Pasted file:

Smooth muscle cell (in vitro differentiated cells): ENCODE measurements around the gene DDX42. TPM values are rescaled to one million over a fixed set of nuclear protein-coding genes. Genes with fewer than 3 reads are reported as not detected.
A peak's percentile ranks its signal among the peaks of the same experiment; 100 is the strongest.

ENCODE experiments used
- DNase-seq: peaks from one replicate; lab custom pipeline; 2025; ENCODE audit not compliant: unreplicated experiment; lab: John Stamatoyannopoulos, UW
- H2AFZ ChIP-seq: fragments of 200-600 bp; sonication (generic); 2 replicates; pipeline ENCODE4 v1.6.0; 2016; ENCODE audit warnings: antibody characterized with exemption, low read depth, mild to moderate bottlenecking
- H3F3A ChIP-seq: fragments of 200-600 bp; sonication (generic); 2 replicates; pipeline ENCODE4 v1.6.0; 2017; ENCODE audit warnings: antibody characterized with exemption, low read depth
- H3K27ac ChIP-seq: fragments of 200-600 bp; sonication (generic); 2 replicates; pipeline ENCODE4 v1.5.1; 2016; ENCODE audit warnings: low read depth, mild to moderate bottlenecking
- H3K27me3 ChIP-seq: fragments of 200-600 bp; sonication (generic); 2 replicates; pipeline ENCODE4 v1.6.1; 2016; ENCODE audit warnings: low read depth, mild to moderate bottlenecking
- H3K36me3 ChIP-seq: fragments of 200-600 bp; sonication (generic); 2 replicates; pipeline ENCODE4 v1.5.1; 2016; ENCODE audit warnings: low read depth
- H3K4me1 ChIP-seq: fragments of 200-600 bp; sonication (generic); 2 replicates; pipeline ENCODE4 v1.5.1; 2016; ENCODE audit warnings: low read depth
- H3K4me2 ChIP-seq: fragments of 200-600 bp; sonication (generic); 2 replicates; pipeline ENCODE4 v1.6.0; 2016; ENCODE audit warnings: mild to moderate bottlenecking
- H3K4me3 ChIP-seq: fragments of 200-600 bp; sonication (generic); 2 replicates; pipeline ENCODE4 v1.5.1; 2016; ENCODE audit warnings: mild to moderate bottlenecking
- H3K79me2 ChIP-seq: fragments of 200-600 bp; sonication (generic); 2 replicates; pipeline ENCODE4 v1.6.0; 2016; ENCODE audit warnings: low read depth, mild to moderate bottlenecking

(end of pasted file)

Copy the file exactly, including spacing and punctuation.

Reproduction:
Smooth muscle cell (in vitro differentiated cells): ENCODE measurements around the gene DDX42. TPM values are rescaled to one million over a fixed set of nuclear protein-coding genes. Genes with fewer than 3 reads are reported as not detected.
A peak's percentile ranks its signal among the peaks of the same experiment; 100 is the strongest.

ENCODE experiments used
- DNase-seq: peaks from one replicate; lab custom pipeline; 2025; ENCODE audit not compliant: unreplicated experiment; lab: John Stamatoyannopoulos, UW
- H2AFZ ChIP-seq: fragments of 200-600 bp; sonication (generic); 2 replicates; pipeline ENCODE4 v1.6.0; 2016; ENCODE audit warnings: antibody characterized with exemption, low read depth, mild to moderate bottlenecking
- H3F3A ChIP-seq: fragments of 200-600 bp; sonication (generic); 2 replicates; pipeline ENCODE4 v1.6.0; 2017; ENCODE audit warnings: antibody characterized with exemption, low read depth
- H3K27ac ChIP-seq: fragments of 200-600 bp; sonication (generic); 2 replicates; pipeline ENCODE4 v1.5.1; 2016; ENCODE audit warnings: low read depth, mild to moderate bottlenecking
- H3K27me3 ChIP-seq: fragments of 200-600 bp; sonication (generic); 2 replicates; pipeline ENCODE4 v1.6.1; 2016; ENCODE audit warnings: low read depth, mild to moderate bottlenecking
- H3K36me3 ChIP-seq: fragments of 200-600 bp; sonication (generic); 2 replicates; pipeline ENCODE4 v1.5.1; 2016; ENCODE audit warnings: low read depth
- H3K4me1 ChIP-seq: fragments of 200-600 bp; sonication (generic); 2 replicates; pipeline ENCODE4 v1.5.1; 2016; ENCODE audit warnings: low read depth
- H3K4me2 ChIP-seq: fragments of 200-600 bp; sonication (generic); 2 replicates; pipeline ENCODE4 v1.6.0; 2016; ENCODE audit warnings: mild to moderate bottlenecking
- H3K4me3 ChIP-seq: fragments of 200-600 bp; sonication (generic); 2 replicates; pipeline ENCODE4 v1.5.1; 2016; ENCODE audit warnings: mild to moderate bottlenecking
- H3K79me2 ChIP-seq: fragments of 200-600 bp; sonication (generic); 2 replicates; pipeline ENCODE4 v1.6.0; 2016; ENCODE audit warnings: low read depth, mild to moderate bottlenecking